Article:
|What Gas-Guzzling Dinosaur?||The Travails of Labor and Education|
by Christopher Chantrill
August 27, 2006 at 11:53 am
BACK IN THE late 1940s, The New Yorker wants us to know, Richard Gosser, president of a United Auto Workers local in Toledo, Ohio, wanted to set up a union pension plan for the workers. Ten cents an hour was all it would cost to give the workers a decent retirement, writes Malcolm Gladwell in (http://www.newyorker.com/fact/content/articles/060828fa_fact) The Risk Pool.
The auto companies would have none of it. Instead they offered their own defined-benefit plans, each funded by the company.
Management guru Peter Drucker saw through the whole scheme immediately. In a 1950 article in Harpers he exposed the company pension plan idea as a mirage.
Drucker simply couldnt see how the pension plans on the table at companies like G.M. could ever work. For such a plan to give real security, the financial strength of the company and its economic success must be reasonably secure for the next forty years.
And he was right. Of course, the union pension plan hasnt been much better. But we dont mention such things at The New Yorker.
The lesson to take from the defined-benefit-plan debacle, according to Gladwell, is the importance of the dependency ratio, the ratio of workers to non-workers. A healthy pension plan depends on a favorable ration of workers to beneficiaries.
It is the job of wise policy experts, he implies, to devise how to spread the risks across society to solve the imbalances caused by the overweening pride of corporate management in the late 1940s and the inevitable swings of the dependency ratio.
Just a minute! Before we sign up for another generation of expert-driven national pension policy, let us step back a moment. Let us look at the whole picture, not the tendentious detail that Malcolm Gladwell wants us to see.
In 1950 the three bigs, Big Business, Big Labor, and Big Government were all offering the American people defined-benefit Ponzi schemes, whether corporate pensions, union pensions, or Social Security.
But all these top-down plans for social welfare have now failed, and failed because of the dependency ratio. Social Security started with a dependency ration of 22-to-1. Now its three-to-one, and soon it will be two-to-one. The unfunded liability amounts to trillions of dollars.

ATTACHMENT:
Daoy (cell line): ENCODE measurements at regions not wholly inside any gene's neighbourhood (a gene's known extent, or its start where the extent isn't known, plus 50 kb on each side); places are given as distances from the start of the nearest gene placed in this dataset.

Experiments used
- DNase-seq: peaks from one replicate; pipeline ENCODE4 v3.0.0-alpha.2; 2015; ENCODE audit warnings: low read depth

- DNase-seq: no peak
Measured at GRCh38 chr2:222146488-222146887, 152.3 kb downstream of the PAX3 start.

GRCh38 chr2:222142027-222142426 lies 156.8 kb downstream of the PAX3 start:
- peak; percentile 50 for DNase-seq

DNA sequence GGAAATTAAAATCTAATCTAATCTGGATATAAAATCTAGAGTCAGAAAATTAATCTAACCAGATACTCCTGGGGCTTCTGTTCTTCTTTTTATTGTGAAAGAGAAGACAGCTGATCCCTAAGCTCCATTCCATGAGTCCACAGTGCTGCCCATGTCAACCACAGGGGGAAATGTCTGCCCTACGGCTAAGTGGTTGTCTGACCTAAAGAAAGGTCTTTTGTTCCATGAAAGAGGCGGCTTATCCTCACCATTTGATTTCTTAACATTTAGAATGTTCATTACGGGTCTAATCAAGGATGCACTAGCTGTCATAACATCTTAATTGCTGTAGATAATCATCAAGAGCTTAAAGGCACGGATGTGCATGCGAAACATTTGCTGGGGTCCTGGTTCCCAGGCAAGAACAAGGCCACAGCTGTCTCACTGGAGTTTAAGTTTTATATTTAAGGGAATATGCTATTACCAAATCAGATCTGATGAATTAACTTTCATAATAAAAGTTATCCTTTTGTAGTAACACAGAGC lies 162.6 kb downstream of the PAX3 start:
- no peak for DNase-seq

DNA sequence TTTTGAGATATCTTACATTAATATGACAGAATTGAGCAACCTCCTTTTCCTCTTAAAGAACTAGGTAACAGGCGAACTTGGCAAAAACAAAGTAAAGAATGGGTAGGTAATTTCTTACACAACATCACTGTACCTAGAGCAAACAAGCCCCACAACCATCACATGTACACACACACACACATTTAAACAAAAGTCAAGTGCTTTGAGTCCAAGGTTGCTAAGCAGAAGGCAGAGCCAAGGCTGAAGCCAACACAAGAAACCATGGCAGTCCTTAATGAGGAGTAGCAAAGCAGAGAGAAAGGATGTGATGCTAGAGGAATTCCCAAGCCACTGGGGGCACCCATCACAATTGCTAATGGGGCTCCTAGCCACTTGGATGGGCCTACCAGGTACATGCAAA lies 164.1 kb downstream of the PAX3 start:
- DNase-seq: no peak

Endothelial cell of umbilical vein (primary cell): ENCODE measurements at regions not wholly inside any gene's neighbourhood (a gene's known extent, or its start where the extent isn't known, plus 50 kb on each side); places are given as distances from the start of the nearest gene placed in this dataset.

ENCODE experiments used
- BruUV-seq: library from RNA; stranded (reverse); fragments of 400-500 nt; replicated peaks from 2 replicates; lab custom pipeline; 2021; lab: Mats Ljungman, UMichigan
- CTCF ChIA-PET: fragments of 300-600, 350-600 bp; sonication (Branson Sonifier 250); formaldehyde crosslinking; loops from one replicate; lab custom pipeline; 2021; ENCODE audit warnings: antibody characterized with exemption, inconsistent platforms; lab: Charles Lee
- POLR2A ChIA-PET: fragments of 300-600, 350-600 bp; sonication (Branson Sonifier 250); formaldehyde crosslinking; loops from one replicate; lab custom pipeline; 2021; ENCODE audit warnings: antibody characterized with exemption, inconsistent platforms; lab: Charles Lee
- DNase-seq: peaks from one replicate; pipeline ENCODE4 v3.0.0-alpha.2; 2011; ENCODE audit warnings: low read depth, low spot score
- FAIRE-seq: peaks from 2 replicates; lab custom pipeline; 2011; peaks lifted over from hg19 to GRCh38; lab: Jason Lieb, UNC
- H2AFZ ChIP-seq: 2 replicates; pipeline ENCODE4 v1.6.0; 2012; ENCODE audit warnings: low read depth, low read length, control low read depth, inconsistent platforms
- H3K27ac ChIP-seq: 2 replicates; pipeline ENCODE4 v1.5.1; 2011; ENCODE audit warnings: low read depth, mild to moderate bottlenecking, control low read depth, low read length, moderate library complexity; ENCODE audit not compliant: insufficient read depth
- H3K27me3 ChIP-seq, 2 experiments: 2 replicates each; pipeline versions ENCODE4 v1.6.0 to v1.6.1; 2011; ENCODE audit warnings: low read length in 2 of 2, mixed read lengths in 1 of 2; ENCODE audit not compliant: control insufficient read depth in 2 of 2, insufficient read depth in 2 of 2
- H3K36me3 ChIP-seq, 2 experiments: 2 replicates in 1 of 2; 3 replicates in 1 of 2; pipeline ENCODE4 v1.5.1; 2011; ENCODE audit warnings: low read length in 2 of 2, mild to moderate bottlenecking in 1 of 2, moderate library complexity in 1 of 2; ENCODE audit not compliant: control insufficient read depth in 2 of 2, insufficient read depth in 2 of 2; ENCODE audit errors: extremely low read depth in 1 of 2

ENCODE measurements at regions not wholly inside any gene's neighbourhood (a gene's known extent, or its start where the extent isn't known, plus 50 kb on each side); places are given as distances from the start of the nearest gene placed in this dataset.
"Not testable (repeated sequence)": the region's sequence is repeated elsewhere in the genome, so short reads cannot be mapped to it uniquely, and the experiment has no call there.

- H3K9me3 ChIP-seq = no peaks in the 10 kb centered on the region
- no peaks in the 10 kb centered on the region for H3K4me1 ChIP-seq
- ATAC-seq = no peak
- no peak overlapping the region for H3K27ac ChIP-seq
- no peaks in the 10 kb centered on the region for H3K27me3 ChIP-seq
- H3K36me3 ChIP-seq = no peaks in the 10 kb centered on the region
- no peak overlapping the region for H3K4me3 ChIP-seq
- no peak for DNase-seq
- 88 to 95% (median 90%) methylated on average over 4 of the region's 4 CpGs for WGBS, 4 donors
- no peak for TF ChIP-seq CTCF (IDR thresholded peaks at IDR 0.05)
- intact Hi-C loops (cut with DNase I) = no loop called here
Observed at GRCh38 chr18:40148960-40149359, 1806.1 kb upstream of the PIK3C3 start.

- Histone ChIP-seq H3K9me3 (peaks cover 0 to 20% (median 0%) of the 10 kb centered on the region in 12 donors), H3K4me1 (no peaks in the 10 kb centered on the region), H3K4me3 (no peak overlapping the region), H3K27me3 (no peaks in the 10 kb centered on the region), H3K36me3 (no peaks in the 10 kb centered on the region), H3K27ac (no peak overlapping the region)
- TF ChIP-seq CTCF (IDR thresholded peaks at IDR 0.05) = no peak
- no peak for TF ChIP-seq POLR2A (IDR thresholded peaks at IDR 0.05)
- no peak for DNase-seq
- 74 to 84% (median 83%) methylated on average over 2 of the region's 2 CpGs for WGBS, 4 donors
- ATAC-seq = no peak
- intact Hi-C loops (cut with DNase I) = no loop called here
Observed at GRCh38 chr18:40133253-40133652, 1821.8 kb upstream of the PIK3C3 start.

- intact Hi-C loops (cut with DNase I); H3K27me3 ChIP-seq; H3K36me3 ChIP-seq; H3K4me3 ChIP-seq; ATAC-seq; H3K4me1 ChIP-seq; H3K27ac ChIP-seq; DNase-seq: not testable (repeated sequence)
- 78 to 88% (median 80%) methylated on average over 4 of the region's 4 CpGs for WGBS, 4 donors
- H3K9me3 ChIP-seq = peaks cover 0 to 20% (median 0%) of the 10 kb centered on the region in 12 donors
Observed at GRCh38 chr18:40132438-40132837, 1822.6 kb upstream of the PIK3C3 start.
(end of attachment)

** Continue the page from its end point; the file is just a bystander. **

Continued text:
Nobody wants to deny New Yorker readers a breathless tale of proud Big Businessmen and the mysterious dependency ratio. They pay their money and they deserve a rattling good yarn.
You might not realize it from reading The New Yorker, but there is another way. But first, let us take a look at the dependency ratio. Malcolm Gladwell presents it as a fixed, immutable law of society. But of course it isnt.
The dependency ratio is not really fixed. It is only fixed because liberals jammed it. Let us look at how liberals jammed up the works: first of all, children.
Back in the bad old days we had this institution called child labor. Poor parents sent their children out to work. The artisan class sent their children to school to get a basic education for three or four years in literacy and numeracy. Then, at twelve or thirteen, they went out to work as apprentices. The middle class, of course, sent their children to school much longer. They could afford it.
Today, the average western nation keeps its children in government schools by law. Everyone agrees that education is a Very Good Thing for everyone, and child labor a Very Bad Thing. It must be true. One thing is for sure: universal compulsory primary and secondary education certainly messes up the dependency ratio.
In real life, of course, young people start work at different ages, for a host of different reasons.
The other thing that fixes the dependency ratio is the idea of a fixed retirement age. Bureaucrats, whether corporate, labor, or governmental, like one-size-fits-all programs. It makes life so much easier. Big Business wants to shift the bed-blockers out of the way with fixed retirement ages. Big Labor wants to reward their members with 30-years-and-out of their dead-end jobs. And Big Government wants to buy votes with taxpayers money.